The Chinese coal city that electrified its entire taxi fleet

Taiyuan, the capital of Shanxi province, replaced 8,000 petrol-powered taxis with electric vehicles in a single year. What did we learn?

BYD electric taxi (Pic: Wikimedia Commons)

Traditionally, Taiyuan has had little to distinguish itself from most other Chinese cities. As the capital city of Shanxi province in the north-east, it is best known as a coal-mining economy and home to many of the industry’s wealthy owners.

But recently it has entered the national spotlight. In the space of a year, Taiyuan has shifted its entire taxi fleet from petrol power to electricity. Thanks to strong support from the local government, electric vehicle (EV) sales in the city accounted for 7% of total car purchases in 2017, compared to 1% globally.

What’s happening in Taiyuan serves as an important lesson for other cities as governments struggle to shift economic growth away from heavy industry towards more sustainable models of development.

By reducing the number of petrol cars on the road, the city is tackling its car pollution problem while shoring up China’s position as a leader in clean technology.

Taiyuan illustrates how with the right policy support, a town can deliver rapid change. But the city still has plenty of conventional cars on its roads and its experience also shows the risks of moving too quickly.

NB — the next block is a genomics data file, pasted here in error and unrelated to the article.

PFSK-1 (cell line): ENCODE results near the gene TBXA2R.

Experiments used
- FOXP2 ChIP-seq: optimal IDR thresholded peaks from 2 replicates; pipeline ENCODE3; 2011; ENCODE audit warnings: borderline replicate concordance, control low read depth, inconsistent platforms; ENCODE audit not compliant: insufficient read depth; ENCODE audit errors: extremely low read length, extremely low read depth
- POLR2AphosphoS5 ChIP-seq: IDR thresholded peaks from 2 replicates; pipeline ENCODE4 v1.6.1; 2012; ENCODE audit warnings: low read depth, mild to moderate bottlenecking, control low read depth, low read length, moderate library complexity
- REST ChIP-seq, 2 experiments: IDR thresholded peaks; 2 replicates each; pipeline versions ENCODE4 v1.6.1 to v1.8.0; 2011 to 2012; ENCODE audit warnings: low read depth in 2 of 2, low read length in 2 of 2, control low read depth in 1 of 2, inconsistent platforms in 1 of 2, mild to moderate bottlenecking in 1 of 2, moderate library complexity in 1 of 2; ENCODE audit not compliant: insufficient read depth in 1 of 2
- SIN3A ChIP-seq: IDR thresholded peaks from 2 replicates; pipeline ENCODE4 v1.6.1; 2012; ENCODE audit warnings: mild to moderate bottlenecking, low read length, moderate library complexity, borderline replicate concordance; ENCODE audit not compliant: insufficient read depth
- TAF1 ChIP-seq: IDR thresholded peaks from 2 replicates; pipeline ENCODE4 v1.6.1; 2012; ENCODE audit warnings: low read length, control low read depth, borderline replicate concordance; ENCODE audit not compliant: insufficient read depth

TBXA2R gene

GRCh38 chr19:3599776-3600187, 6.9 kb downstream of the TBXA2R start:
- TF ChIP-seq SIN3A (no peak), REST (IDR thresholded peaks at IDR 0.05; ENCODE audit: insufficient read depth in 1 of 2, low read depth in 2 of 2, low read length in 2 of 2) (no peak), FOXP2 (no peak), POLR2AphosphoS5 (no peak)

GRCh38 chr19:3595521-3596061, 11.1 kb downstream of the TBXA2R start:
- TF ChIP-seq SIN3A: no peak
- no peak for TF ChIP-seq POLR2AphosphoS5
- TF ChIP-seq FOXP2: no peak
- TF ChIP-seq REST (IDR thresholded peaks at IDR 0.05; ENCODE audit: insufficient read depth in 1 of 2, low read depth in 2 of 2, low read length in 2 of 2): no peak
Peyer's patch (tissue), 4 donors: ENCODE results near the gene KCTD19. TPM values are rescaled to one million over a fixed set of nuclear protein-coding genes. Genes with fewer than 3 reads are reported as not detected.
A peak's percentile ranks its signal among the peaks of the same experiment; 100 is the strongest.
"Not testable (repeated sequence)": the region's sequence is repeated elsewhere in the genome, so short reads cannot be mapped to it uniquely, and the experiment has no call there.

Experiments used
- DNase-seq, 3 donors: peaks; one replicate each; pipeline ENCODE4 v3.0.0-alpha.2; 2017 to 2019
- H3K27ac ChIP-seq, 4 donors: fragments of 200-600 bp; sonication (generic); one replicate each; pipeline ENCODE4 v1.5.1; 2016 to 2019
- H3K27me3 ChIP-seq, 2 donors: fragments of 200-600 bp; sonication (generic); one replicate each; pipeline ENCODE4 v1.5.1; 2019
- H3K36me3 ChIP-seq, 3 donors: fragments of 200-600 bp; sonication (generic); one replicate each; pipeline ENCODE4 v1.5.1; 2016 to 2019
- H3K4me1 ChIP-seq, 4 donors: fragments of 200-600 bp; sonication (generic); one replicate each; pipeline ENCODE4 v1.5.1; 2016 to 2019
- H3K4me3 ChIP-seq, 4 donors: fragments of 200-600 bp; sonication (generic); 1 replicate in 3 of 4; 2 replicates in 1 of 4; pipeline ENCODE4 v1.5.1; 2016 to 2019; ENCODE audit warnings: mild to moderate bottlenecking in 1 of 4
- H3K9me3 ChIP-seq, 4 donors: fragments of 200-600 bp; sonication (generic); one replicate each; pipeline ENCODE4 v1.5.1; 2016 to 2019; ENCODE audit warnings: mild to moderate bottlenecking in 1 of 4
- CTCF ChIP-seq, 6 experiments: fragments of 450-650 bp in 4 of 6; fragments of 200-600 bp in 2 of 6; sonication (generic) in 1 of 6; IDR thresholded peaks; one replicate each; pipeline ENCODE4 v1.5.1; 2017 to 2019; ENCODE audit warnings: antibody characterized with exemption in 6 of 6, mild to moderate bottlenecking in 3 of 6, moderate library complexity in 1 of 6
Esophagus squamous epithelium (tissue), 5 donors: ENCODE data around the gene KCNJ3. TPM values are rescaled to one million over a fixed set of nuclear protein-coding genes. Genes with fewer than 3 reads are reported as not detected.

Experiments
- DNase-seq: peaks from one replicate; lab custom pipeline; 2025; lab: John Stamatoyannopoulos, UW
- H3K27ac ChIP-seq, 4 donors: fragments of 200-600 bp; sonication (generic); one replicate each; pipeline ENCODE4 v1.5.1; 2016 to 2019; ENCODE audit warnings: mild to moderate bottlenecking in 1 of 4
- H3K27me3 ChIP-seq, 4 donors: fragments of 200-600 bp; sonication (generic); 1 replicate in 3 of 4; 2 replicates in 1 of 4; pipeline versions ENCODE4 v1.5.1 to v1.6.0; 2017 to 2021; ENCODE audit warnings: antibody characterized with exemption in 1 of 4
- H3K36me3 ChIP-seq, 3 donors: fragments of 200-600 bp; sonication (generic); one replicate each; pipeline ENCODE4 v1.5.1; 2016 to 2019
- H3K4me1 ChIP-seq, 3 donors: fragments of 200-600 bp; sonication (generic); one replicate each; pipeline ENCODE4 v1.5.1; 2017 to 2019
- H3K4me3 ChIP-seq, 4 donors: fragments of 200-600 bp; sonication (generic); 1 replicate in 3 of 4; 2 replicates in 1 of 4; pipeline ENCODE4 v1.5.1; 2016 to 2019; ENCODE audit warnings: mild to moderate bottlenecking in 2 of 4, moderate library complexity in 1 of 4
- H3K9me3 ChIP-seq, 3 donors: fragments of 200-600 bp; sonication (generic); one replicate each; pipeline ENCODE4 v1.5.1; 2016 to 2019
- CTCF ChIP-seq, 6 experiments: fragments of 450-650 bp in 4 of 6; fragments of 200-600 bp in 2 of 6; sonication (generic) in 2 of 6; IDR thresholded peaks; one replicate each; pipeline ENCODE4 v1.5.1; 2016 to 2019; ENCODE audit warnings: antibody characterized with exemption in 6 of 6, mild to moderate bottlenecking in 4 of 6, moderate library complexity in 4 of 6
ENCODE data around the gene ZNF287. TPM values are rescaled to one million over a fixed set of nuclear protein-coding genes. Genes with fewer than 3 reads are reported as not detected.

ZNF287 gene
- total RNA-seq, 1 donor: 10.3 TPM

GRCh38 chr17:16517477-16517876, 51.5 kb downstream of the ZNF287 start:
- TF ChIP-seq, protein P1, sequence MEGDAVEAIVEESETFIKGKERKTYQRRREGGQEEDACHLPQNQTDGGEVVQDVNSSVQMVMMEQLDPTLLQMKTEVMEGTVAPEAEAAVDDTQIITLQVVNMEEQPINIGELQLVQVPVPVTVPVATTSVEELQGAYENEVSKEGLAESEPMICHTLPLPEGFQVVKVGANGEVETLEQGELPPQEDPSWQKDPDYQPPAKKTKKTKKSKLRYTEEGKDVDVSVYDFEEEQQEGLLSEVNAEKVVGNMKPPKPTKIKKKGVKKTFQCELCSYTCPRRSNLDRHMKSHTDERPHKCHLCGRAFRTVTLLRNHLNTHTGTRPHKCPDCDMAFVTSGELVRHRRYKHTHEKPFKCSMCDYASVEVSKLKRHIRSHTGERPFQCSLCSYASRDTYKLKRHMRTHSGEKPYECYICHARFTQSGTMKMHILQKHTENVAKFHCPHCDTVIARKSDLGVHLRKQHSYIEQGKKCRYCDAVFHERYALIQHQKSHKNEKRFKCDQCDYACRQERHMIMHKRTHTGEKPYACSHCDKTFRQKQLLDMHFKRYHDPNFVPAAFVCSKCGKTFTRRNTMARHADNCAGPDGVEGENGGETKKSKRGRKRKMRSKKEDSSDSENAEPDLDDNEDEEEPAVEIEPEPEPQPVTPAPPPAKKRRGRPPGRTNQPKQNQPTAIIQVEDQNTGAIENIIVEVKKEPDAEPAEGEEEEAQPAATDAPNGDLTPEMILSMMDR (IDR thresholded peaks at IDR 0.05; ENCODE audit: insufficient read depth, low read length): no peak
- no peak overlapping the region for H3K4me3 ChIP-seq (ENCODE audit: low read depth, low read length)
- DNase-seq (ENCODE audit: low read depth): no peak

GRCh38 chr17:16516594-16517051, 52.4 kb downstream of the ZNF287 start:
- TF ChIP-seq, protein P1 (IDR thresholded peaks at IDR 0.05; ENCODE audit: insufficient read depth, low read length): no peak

Taiyuan’s taxi switch

In 2015, Shanxi’s coal output stalled before shrinking by 14% the following year. In need of new sources of economic growth, Taiyuan’s government began working hard to court the country’s burgeoning electric vehicle sector.

In 2016, and with little fanfare, the city switched its entire taxi fleet to electric cars (excluding the private cars used by services like Didi and Uber). Chinese vehicle manufacturer BYD sold 8,292 E6 vehicles. So how did a city built on coal wealth come to have more electric taxis than any other in China?

China is the world’s largest car market. Its leaders have set ambitious medium-term goals for automotive efficiency and climate change, including a cap on carbon emissions by 2030. In September 2017, they went further and announced plans to ban combustion engine cars altogether (though no timeline was announced).

China began promoting EVs in 2009, initially across ten cities. However, Taiyuan was not one of them. In fact, its cold temperatures can limit the effectiveness of the lithium-ion batteries used by EVs, potentially reducing the distance vehicles can travel.

Nonetheless, in March 2016 manufacturer BYD set about opening its first factory in Taiyuan. Today, six other EV makers have facilities there. And BYD alone is expected to contribute 5% of the city’s GDP.

This is partly due to support from local government, which is working hard to lure carmakers.

Like most of China’s city’s, Taiyuan has a public taxi fleet owned by several companies. In recent years this has been supplemented by an unofficial taxi sector, which operates in much the same way as Uber, with private drivers offering their services through a mobile application.

Public taxi drivers buy their own vehicles (or lease them from companies). However, it’s the local government that decides the type of cars that can operate as public taxis through mandatory purchase requirements.

The contract to buy over 8,000 BYD cars, which retail at 300,000 yuan (US$46,000) each, was a welcoming signal to the EV sector.

Taiyuan’s city planners also promised to replace all public buses (some 2,650) with electric ones, which is expected to complete this year.

In recognition of its EV policies, Taiyuan also made the International Council on Clean Transportation’s list of 20 EV Capitals last year – a ranking of cities with the highest EV sales.



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